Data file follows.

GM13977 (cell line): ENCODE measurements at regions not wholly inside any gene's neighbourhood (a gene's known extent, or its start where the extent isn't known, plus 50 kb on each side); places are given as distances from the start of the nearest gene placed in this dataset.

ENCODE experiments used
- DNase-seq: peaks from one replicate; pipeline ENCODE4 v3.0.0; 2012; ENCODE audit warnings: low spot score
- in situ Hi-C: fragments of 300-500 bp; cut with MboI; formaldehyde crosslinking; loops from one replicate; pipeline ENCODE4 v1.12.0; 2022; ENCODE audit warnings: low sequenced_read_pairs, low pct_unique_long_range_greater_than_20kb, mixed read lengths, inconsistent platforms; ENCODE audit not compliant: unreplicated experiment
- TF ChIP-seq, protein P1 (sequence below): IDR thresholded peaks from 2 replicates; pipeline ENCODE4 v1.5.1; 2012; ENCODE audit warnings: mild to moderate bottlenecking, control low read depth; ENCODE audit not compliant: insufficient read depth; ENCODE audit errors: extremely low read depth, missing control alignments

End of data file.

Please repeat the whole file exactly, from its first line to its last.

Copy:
GM13977 (cell line): ENCODE measurements at regions not wholly inside any gene's neighbourhood (a gene's known extent, or its start where the extent isn't known, plus 50 kb on each side); places are given as distances from the start of the nearest gene placed in this dataset.

ENCODE experiments used
- DNase-seq: peaks from one replicate; pipeline ENCODE4 v3.0.0; 2012; ENCODE audit warnings: low spot score
- in situ Hi-C: fragments of 300-500 bp; cut with MboI; formaldehyde crosslinking; loops from one replicate; pipeline ENCODE4 v1.12.0; 2022; ENCODE audit warnings: low sequenced_read_pairs, low pct_unique_long_range_greater_than_20kb, mixed read lengths, inconsistent platforms; ENCODE audit not compliant: unreplicated experiment
- TF ChIP-seq, protein P1 (sequence below): IDR thresholded peaks from 2 replicates; pipeline ENCODE4 v1.5.1; 2012; ENCODE audit warnings: mild to moderate bottlenecking, control low read depth; ENCODE audit not compliant: insufficient read depth; ENCODE audit errors: extremely low read depth, missing control alignments